Tuesday, January 29, 2008

A bold bolt

Soon the Combiner Box of AM Solar may arrive.
This means that all the solar panels have to come off their brackets.
To take off the current wires to replace them with new wires leading all to the Combiner Box.

Today a very adventurous initiative was performed.
In order to learn more how exactly the brackets of the solar panels were bolted to the roof of the Fuso Szulc, the silicone was peeled off carefully of one bolt.
Next, with an adjustable wrench, the bolt was taken out.

It was a piece of cake.
The bolt is of the self-tapping type and easy to get out.

Once the Combiner Box arrives, it will be a job taking time, to unbolt all the solar panels, but technically exactly on the level of the protagonist.



Anonymous said...

Michel,those are called TEK screws they are self tapping and will actually drill their own hole. I suspect the screw that is going into the side of the panel is also TEK type screws,which means, there is no reason to remove the ones holding the brackets to the roof.you will be able to remove the panels by removing only the screws in the panel and not the roof. this job is done with a cordless drill and a 3/8" chuck

luvglass said...

While you're up there, you might want to replace the rusting regular steel bolts with stainless steel.

Robert said...

Michel, I will return to my home Thursday morning and arrange shipping. Can you think of anything else you might need to complete the job? Robert

mike said...

There is a list of metals at:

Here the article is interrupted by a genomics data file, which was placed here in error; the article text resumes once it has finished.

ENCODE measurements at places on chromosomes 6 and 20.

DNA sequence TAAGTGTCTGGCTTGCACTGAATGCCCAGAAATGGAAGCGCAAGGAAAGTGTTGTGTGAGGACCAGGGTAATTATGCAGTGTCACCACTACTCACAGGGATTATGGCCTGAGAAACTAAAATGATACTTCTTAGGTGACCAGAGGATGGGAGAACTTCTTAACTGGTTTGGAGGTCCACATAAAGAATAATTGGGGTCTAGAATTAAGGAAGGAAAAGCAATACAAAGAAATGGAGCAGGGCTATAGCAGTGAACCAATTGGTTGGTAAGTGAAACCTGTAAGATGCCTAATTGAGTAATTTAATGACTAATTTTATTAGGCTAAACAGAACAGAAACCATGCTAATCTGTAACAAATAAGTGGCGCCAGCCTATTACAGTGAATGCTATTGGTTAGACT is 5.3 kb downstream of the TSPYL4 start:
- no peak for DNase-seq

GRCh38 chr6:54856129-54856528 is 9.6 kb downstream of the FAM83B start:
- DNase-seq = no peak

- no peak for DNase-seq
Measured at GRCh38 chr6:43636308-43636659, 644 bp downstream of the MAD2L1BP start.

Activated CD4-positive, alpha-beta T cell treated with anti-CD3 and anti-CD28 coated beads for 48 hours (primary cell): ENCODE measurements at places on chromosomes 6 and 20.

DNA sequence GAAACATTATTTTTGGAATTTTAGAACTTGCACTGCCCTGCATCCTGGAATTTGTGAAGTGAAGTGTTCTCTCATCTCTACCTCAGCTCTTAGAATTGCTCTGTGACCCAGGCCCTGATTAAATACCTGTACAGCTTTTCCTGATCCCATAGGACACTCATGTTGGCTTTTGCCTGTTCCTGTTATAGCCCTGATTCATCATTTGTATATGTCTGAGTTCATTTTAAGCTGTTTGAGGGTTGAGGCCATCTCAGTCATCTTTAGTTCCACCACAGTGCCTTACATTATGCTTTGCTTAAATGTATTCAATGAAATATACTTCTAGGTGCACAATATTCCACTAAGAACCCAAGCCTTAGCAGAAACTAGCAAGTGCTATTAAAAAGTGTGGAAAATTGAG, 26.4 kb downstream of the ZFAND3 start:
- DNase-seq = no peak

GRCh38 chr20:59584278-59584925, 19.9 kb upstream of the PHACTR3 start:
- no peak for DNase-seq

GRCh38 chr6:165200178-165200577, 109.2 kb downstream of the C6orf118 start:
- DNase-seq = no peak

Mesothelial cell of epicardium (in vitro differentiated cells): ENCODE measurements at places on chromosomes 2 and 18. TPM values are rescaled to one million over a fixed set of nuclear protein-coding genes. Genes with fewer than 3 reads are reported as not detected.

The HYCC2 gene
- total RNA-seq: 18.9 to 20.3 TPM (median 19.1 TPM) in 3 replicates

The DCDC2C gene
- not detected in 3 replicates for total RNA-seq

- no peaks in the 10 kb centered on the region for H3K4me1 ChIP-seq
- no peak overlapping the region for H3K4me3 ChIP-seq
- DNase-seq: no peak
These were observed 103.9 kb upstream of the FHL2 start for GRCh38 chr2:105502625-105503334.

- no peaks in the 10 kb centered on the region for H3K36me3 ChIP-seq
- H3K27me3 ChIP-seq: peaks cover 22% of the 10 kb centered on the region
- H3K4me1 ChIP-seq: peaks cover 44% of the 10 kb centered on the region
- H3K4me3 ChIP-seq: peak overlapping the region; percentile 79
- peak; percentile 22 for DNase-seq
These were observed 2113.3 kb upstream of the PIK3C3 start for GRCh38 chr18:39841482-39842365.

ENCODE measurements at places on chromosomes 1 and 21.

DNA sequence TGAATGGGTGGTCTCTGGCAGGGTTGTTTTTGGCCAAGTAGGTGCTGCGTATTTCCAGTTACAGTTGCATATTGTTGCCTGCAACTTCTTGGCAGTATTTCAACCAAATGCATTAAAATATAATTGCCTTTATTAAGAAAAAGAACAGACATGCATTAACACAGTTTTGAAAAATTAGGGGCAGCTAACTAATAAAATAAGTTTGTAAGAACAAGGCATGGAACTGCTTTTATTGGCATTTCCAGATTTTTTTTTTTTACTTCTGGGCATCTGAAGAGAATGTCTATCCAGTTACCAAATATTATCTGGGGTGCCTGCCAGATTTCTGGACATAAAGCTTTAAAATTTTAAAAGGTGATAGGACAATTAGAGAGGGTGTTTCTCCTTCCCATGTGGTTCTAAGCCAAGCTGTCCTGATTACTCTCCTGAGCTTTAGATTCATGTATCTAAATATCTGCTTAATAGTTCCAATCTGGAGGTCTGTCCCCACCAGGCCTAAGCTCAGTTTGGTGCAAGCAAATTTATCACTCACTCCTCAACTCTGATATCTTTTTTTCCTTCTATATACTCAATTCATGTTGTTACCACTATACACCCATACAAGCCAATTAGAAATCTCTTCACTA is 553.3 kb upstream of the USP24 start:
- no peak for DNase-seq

About half way down the page is the list of metals in the relative order of reactivity, magnesium at the top being most reactive and gold at the bottom, being least reactive. Aluminum is labeled as "Al" in various alloys.

The usefulness of this chart is that if two metals are selected from this chart and placed in contact with each other, the metal higher up on the chart will corrode at a high rate in a salty moist air marine environment. What is done in a salty environment is to insulate the two metals from direct contact with each other with a plastic sleeve through the hole and plastic washers on both sides of a bolt and nut. For practical purposes the bolt and nuts and the aluminum surface can be cleaned real well with a wire brush and the sealed from the salty air with a silicone seal material where fastened. It may be useful to spray the electrical connections once made, with a plastic type electrical sealer.

What is formed when two metals are fastened together in a salty environment is a shorted battery with the metal higher up on that list being consumed, which in your case would be the aluminum unless sealed at the fastener junction. In a place like southern Arizona where it is dry an rarely would there be road salt this corrosion would not be a problem.

Robert said...

Michel, I also suspected that a TEK screw was also used into the side of the panel as your first anonymous commenter pointed out. A quick check of this would save time and effort and no need to remove the screws from the roof as he stated. Robert